Let's Rethink The Jefferson-Jackson Dinner By Kyle Leach

Let's Rethink The Jefferson Jackson Dinner By Kyle Leach

It wasn't until I was a town chair that I started to get many invites to dinners, fundraisers, and Dem socials. The invites were always there and I often saw that people I knew were going or saw marketing for the events. Most of the time I don't really pay attention to such things. I prefer to give my money and time to specific candidates and cut out middle men all together. That way the small amounts I do have to give will have the most impact. 

I recently received an invite to the "JJ" Dinner, hosted by the NHDP. This dinner stood out not for the substance or timing or notable figures, but by the name it holds. "JJ" stands for Jefferson- Jackson, as in Thomas Jefferson and Andrew Jackson. On the surface they seem like solid historical figures to add a bit of flare to an event. Unfortunately, that is surface gloss and once you think about it just a little bit, these two white men, and I stress white men, don't really seem to represent our contemporary Democratic Party platform at all. 

Both men owned many people and used them as they would as slaves. Both made decisions that greatly harmed native peoples on this continent. Both held offices and made decisions that led to an untold number of injuries, forced relocations, and slaughter. For all the many great things they may have accomplished, those accomplishments do not make up for the horrors they perpetuated.  While they might have been instrumental in the establishment of the Democratic Party, their actions today, warrant a deeper discussion as to their value as representatives of the Party.

In the mid to late 20th century and the early portion of the 21st century Dems have been focused on civil rights and the expansion of human rights and dignity for all living things on the planet. Those ideals are the soul of the party and are worthy of expression and perpetuation. Having an event named after Thomas Jefferson and Andrew Jackson does not fit in with who we are at all. Neither seem to exemplify what we are trying to accomplish. They are leaders of an era quite out of step with ours. While they may seem like historical heroes to white folks of European heritage, they are closer to historical villains in the histories of those we wish to invite into our party as activists and contributors.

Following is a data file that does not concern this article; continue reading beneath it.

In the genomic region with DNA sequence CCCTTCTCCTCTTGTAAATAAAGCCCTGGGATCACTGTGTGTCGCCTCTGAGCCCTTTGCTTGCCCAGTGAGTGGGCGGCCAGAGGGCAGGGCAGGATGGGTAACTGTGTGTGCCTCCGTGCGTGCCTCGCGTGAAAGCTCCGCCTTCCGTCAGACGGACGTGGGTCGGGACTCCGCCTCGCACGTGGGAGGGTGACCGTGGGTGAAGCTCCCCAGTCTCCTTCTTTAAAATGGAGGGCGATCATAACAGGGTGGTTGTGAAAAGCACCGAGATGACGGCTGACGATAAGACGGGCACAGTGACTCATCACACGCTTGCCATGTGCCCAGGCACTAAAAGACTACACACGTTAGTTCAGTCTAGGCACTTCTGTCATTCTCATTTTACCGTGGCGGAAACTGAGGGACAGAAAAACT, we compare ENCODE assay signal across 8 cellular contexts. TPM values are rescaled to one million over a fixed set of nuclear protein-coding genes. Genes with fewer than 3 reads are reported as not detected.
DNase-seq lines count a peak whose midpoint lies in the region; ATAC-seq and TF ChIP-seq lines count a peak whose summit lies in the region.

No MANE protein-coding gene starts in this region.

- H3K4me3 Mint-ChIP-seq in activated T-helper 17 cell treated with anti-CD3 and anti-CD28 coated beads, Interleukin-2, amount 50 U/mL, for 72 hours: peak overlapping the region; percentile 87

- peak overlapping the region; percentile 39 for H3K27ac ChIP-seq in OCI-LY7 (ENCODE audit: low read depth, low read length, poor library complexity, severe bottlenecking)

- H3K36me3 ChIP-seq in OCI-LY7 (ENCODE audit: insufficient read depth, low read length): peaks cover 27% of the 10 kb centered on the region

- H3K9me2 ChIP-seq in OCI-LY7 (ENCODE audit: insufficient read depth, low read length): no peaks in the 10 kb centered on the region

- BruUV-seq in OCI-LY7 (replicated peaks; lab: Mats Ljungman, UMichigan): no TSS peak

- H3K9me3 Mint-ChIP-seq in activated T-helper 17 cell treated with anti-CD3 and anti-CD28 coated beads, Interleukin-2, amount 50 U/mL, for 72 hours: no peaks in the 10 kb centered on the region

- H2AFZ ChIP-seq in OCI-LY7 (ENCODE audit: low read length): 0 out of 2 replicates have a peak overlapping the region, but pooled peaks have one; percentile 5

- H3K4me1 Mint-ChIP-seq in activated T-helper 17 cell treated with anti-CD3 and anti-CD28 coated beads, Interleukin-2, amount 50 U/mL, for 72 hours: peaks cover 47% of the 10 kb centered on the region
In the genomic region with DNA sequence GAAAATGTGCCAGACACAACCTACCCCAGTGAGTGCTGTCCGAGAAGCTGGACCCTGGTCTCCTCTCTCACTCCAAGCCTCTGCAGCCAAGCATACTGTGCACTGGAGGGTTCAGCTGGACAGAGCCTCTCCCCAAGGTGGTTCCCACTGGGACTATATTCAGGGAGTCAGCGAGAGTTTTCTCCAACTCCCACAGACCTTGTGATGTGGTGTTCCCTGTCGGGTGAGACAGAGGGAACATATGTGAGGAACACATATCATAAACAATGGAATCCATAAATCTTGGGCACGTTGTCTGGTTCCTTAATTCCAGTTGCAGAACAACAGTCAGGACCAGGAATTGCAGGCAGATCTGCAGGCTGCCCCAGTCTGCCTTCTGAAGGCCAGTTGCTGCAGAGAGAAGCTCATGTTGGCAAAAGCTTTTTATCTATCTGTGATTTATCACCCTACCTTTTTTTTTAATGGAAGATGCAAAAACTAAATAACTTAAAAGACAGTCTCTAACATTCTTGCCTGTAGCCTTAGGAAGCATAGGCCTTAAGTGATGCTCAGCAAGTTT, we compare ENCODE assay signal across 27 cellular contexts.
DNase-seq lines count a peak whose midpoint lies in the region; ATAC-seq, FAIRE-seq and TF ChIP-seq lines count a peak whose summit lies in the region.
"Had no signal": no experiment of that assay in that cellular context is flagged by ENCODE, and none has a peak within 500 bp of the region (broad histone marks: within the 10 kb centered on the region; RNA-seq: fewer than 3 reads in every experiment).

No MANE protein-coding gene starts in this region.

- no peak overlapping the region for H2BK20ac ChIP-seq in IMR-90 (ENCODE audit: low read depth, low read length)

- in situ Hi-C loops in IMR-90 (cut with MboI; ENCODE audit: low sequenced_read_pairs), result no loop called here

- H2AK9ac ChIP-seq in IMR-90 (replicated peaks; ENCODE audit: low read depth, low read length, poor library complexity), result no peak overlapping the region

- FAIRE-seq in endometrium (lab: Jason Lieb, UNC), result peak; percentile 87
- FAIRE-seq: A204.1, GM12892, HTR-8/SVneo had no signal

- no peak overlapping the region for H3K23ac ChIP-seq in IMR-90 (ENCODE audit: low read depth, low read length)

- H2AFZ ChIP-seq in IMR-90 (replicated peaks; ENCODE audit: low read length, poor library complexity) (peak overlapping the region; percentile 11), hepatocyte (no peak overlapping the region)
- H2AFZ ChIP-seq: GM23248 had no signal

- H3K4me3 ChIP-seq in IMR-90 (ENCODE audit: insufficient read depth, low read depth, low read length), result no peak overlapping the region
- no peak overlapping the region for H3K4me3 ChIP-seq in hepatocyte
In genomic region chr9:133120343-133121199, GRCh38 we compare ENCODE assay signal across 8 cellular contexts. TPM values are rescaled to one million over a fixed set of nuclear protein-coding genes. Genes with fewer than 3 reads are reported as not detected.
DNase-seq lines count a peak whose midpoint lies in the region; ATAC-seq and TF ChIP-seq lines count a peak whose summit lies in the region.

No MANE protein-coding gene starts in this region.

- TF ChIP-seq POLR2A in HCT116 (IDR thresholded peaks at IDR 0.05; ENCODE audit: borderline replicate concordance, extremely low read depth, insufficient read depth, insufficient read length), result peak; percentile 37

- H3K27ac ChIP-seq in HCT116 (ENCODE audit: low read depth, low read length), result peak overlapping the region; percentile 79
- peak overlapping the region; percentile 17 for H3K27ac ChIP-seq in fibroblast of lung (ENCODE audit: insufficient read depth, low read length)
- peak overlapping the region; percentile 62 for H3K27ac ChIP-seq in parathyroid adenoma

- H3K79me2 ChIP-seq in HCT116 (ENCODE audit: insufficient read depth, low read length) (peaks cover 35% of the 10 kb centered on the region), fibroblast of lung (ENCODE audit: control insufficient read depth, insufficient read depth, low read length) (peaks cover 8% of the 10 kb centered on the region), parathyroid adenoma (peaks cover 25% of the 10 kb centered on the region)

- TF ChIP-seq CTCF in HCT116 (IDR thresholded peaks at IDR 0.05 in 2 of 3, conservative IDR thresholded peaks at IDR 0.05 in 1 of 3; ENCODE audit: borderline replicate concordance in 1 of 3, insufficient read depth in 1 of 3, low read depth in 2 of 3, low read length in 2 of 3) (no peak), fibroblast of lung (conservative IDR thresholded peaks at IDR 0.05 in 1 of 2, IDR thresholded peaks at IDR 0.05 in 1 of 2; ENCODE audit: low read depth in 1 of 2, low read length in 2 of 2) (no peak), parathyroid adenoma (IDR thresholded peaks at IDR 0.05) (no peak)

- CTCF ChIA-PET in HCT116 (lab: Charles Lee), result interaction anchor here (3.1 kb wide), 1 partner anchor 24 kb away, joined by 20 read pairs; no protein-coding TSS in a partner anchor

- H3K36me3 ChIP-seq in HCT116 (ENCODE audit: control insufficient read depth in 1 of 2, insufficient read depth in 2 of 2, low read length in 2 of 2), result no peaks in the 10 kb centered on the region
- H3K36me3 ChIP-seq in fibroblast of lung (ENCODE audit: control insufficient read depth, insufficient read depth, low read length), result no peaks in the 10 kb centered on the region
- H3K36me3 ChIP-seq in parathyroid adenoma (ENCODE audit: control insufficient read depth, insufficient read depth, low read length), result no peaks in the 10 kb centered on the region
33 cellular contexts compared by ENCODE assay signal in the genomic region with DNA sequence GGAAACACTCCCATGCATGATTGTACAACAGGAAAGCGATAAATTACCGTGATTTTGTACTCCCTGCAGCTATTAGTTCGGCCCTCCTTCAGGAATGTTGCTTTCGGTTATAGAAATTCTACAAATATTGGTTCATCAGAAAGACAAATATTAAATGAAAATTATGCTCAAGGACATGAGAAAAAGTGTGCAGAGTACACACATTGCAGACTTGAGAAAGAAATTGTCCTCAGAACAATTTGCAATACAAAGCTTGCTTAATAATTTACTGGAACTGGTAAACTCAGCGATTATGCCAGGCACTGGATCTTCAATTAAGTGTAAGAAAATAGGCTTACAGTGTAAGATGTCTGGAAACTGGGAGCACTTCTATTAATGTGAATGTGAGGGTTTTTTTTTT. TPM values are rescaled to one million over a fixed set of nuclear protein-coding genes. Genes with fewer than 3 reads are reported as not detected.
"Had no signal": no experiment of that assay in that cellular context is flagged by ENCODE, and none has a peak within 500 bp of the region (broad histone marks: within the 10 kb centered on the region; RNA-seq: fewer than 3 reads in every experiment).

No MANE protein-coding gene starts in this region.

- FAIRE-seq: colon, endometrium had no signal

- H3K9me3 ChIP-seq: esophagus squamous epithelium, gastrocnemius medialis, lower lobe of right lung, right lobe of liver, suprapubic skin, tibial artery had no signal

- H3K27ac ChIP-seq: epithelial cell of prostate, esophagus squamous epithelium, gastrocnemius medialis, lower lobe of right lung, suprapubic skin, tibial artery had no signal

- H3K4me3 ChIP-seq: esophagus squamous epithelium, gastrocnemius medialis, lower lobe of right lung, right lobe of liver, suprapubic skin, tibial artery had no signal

You might not think this is very important, after all it is just a name, but how we choose to identify ourselves is quite important. It establishes what we are and what people see first. Paring us with people who now seem like ancient relics of a past most of us would not wish to live in does not help us. It harms us. It makes us seem at best conflicted or incongruous and at worst locks us to a time no modern person can connect with. It makes us unwelcoming to those we wish to welcome and hypocritical to those we say we want to help.

It is important for us to remember our history and know our past, but it is equally important to look at the past and the people in it for all they were. They are representatives of their time, not ours.  We cannot afford to forget or to selectively look at the past. We cannot mystify or absolve horrible actions in history simply because they were commonplace.

The next time someone says to you that they cannot tell the difference between Republicans and Democrats there are often good reasons for that. It starts with the subtle cues of things like an event named after two old white men and extends to our opportunistic duplicity and "evolution" on many an issue. It's time to make our identity clear. It's time to tie our Democratic identity to the future and it is well past time to rename the "JJ" dinner after someone or something which makes us all feel welcome and proud

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